Summer movie rundown: The best and worst

September 05, 2016

Kyle Guthrie

kguthri2@uccs.edu

 

Films this summer have seen their highs and lows, but with new digital and on demand releases, it can be hard to figure out what you should buy, or avoid like a plague. But fear not, here is a take on the big summer films:

 

The Best

 

“Captain America: Civil War”

Rotten Tomato Score: 90 %

“Captain America: Civil War” is the 13th entry in the Marvel Cinematic Universe, and the third entry for the Captain America franchise. The film pits team leaders Iron Man (Robert Downey Jr.) and Captain America (Chris Evans) against each other as they battle over custody of international fugitive James “Bucky” Barnes (Sebastian Stan).

The film has occasional issues with tonal shifts, but due to its stellar action pieces, well-paced story and tight direction from directors Anthony and Joe Russo, the film proves to be a worthy addition into an already stellar saga.

“Pete’s Dragon”

Rotten Tomato Score: 87 %

One of the best surprises this summer, “Pete’s Dragon” is a re-imagining of the classic Disney mixed-animation film of the same name. The film focuses on an orphan and his friendship to a mystical dragon that protects him from danger.

In the spirit of the recent “Jungle Book” film, “Pete’s Dragon” does an excellent job of channeling the heart and sweetness of the original while telling the story from a new, refreshing perspective.

“Star Trek: Beyond”

Rotten Tomato Score: 83 %

The third film in the recent revival of the Star Trek series, “Star Trek: Beyond” finds Captain James Kirk (Chris Pine), Bones McCoy (Karl Urban) and Commander Spock (Zachary Quinto) marooned on a distant planet and forced to battle against an alien race.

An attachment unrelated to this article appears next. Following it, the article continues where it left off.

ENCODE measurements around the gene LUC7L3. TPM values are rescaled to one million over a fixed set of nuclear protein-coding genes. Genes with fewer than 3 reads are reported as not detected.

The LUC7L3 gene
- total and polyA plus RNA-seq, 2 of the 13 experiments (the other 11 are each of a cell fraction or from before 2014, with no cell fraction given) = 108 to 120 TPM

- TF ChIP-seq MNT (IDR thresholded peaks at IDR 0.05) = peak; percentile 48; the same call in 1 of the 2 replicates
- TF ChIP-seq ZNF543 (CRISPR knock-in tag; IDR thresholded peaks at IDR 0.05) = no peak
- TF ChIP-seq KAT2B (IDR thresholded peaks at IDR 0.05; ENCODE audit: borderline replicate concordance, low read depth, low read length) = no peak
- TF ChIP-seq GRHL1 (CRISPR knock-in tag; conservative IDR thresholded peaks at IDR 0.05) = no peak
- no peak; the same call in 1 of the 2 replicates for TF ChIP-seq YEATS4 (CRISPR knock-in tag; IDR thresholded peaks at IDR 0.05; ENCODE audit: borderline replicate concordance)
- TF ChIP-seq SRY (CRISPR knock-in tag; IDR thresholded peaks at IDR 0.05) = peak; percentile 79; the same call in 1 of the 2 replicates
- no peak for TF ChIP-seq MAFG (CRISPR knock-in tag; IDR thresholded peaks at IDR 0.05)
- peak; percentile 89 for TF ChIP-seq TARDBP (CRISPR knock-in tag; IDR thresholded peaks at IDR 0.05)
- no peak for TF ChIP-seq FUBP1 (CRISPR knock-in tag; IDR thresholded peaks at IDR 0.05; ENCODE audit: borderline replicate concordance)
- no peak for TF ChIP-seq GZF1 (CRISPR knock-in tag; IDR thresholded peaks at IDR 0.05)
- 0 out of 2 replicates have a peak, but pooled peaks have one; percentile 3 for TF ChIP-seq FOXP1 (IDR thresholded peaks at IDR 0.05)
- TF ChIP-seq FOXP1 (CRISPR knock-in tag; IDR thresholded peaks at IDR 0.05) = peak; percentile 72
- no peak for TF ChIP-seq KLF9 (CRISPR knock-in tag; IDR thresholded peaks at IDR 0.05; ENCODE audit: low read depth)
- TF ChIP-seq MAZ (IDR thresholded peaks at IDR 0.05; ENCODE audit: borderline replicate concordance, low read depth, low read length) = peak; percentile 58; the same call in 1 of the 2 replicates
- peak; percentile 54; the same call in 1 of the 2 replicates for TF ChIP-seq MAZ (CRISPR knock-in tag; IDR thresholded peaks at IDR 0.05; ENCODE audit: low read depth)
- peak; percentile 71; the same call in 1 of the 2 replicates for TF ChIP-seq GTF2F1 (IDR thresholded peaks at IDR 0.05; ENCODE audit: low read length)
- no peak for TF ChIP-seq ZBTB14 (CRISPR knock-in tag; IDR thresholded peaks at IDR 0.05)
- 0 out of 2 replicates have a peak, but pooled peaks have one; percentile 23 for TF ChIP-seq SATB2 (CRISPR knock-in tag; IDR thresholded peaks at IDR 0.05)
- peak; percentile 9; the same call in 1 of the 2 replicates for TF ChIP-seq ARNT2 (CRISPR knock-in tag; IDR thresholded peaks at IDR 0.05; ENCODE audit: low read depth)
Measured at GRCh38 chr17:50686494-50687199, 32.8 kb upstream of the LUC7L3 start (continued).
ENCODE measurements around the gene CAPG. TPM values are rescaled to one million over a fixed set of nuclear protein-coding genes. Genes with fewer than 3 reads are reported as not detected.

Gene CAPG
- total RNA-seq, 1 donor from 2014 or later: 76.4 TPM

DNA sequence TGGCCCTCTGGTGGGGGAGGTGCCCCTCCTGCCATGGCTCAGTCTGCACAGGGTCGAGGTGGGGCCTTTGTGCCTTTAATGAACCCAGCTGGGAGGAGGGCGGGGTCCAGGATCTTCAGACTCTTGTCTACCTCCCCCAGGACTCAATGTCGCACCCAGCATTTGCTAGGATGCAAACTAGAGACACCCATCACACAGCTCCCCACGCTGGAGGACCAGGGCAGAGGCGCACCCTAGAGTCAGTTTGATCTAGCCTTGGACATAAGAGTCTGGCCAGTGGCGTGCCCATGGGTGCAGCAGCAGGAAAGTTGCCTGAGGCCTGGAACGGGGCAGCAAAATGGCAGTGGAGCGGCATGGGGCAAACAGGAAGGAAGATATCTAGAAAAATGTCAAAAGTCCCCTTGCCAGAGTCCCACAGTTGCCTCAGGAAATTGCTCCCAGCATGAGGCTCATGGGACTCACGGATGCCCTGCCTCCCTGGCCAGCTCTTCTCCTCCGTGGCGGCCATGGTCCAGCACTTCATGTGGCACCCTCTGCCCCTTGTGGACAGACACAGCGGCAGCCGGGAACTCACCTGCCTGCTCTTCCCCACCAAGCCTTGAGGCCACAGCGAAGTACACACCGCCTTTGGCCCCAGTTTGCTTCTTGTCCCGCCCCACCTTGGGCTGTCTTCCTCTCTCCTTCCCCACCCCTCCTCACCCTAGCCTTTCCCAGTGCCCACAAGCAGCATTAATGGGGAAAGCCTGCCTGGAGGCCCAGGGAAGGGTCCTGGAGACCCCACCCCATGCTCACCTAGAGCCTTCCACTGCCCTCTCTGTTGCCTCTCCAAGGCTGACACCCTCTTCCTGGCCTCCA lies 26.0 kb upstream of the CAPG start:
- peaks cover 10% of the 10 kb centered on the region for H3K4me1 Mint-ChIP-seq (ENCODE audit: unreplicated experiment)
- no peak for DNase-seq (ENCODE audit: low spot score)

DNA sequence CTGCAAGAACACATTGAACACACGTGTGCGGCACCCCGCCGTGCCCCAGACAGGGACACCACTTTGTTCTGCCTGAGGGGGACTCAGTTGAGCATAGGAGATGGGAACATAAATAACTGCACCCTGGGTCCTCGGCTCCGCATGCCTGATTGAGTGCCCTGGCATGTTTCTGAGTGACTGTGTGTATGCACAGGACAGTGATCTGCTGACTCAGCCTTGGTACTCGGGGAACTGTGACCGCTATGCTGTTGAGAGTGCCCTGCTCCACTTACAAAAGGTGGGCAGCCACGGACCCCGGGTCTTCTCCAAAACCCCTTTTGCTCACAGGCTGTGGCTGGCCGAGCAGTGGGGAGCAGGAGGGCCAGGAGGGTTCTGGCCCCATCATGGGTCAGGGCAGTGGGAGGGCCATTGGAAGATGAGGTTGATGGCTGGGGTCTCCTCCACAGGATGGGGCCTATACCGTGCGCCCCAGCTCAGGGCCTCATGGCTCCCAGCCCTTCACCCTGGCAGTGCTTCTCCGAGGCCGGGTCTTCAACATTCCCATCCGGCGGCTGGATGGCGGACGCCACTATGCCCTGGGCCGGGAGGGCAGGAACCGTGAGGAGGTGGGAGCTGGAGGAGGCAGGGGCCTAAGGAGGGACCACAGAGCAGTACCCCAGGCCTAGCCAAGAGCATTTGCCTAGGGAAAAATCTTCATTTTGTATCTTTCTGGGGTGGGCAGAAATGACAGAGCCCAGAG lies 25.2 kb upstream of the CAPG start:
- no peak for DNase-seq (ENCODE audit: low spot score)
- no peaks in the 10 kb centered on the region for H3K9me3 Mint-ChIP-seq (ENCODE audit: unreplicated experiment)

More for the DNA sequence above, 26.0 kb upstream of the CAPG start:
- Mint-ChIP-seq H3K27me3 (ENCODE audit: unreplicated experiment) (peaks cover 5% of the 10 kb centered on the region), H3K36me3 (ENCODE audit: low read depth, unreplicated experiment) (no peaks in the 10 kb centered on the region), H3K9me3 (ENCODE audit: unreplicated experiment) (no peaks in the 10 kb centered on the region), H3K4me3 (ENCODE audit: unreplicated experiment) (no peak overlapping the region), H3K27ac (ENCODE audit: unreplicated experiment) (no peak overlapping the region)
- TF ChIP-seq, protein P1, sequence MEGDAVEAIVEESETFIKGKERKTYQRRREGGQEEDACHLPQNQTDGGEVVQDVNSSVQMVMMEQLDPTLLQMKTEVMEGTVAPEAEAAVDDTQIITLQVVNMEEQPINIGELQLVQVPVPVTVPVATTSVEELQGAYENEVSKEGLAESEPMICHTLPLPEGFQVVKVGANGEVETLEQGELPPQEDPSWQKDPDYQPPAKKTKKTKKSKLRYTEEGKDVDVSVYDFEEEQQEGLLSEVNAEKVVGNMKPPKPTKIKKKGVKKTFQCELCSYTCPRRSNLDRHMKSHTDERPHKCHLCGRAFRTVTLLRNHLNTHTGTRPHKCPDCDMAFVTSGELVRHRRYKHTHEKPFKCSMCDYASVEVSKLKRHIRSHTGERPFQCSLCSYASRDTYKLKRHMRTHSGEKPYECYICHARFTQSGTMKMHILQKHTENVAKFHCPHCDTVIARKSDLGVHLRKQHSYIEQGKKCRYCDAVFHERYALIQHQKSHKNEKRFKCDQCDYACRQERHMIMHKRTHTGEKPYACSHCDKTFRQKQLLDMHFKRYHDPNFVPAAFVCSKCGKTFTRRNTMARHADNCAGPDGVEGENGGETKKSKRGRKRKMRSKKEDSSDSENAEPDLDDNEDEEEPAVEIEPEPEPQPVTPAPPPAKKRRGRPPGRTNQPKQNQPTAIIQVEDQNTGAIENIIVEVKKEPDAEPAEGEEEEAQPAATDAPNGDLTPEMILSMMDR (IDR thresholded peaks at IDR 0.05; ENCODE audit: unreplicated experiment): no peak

The film is exciting; with excellent set pieces supporting strong writing and character focus from actor/writer Simon Pegg, who returns to his role as Montgomery “Scotty” Scott.

It should also be mentioned that this film is the closest the new trilogy of films has come to capturing the spirit and heart of the original series.

 

The Worst

 

“Batman v Superman: Dawn of Justice”

Rotten Tomatoes Score: 27 %

The latest attempt from DC to create its own cinematic universe tells the story of two comic book legends, Batman (Ben Affleck) and Superman (Henry Cavill), clashing heads over ideologies and methods.

The film is a muddled mess of bad writing and often forgets to use even the most basic of cinematic storytelling devices such as establishing character motivations.

Affleck is the one bright spot of the film. Affleck’s Batman delivered a well-developed and refreshing take on the dark character with motivations that are not only well-established, but interesting and complex.

His interpretation is solid enough to arguably go down in history as one of the best cinematic incarnations of the Dark Knight.

“Suicide Squad”

Rotten Tomatoes Score: 26 %

“Suicide Squad” has the makings of what could have been an interesting film, but the meddling of Warner Bros. turns these scenes into a muddled nightmare of editing in an attempt to copy the recent success of “Deadpool.”

DC’s second entry of the summer does not perform any better than its first, and fails to properly explore the interesting concept of super-villains banding together to fight a greater evil.

Margot Robbie does a good job stealing the show as DC legend Harley Quinn, even if her story is butchered by the new interpretation of the character and the spastic editing of Warner Bros executives.

“Ghostbusters”

Rotten Tomatoes Score: 73 %

The 2016 remake of “Ghostbusters” fails as both a comedy and a film.

The idea of remaking this classic movie with a female cast is both interesting and original, but the film does away with the well-written and witty comedy in favor of awful improvisational comedy centering on topics such as female hygiene.

Leslie Jones is surprisingly likeable and charismatic, but the film suffers from a lack of good writing and original ideas.

While the Tomato Meter score is relatively high, this is due to a trade embargo enacted by Sony in an attempt to only bring in critics who were paid off or praised the film before it was even released, a fact revealed in Sony’s recent hacked emails.